Embracing the University’s proud artistic culture, the English Majors Committee held an open mic last Friday, Oct. 4 in Downey House, home of the English Department. The first twenty minutes of the event were reserved for the featured poet of the night, Shapiro-Silverburg Professor of Creative Writing Elizabeth Willis. For the remainder of the evening, students of various class years and majors stepped up to the mic and shared emotions, thoughts, and sheer creativity.
The English Majors Committee attempts to organize events such as this once a semester in order to gather majors and non-majors with an appreciation for writing.
“Simply put, we hope to foster a community of writers and lovers of writing that want to share their work and support each other,” wrote Aron Chilewich ’14, a member of the Committee, in an email to The Argus. “[These events] help foster intellectual and artistic communities outside the classroom.”
This particular open mic seemed to accomplish that goal. It provided writers hoping to take new risks with a supportive setting in which to do so. This rare feeling of community flourished on Friday, exemplified by the respect and support audience members gave to all writers: students who seemed to have never met each other before the event commended their peers on readings.
The committee chose Willis in particular for numerous reasons, particularly because of the uniqueness and relatability of her work. Willis is a highly distinguished poet and was awarded a Guggenheim Fellowship in 2012.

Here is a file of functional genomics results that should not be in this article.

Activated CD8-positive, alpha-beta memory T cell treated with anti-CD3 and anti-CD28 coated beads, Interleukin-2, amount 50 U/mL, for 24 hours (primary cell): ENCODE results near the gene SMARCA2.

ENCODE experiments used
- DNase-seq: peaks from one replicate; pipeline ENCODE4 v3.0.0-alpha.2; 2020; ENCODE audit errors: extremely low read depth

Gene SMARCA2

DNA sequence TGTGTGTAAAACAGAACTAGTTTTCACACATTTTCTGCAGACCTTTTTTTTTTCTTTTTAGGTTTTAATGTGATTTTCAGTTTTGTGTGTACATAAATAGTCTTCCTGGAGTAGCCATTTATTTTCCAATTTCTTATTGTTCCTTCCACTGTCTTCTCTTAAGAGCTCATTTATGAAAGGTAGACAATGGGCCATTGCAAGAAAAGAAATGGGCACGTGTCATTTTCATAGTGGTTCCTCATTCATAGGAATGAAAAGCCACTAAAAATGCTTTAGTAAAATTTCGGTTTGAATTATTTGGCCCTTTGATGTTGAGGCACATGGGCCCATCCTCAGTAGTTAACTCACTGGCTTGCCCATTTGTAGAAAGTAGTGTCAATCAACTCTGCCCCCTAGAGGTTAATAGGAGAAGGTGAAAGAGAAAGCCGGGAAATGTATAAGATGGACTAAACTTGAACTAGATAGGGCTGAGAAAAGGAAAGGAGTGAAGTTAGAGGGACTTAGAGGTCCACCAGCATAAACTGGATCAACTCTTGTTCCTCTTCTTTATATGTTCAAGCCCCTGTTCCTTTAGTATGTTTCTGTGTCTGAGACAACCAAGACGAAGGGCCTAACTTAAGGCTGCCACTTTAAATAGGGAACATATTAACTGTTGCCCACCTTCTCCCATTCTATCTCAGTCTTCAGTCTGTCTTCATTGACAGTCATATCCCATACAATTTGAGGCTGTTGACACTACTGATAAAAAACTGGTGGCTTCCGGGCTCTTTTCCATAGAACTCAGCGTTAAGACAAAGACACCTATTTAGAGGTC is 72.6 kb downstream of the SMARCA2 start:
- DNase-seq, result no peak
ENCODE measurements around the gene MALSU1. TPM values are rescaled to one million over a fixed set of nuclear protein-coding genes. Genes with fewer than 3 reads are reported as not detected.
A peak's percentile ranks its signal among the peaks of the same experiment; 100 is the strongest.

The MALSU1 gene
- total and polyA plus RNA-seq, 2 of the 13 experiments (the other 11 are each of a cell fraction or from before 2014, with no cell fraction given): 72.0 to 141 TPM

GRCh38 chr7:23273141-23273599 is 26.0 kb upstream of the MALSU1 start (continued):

The poems, novel excerpts, and short stories read at the open mic moved the audience to laughter, grief, and, at times, amazement. Thesis poetry by Kayla Stoler ’14 painted a picture of war, exploring how artists on both sides of conflict depict war in art. The reading of a story by Zac Ginsburg ’14 about a rapper on a space station was eccentric in all the best ways: the story provocatively details a moment when, for unknown reasons, the rapper throws a lamp at a sexual partner. The diversity of the writing truly showcased the talent of Wesleyan students.
This semester, the English Majors Committee will host upcoming events such as a thesis lecture series for English majors, an alumni panel, and a discussion by English professors regarding their own research.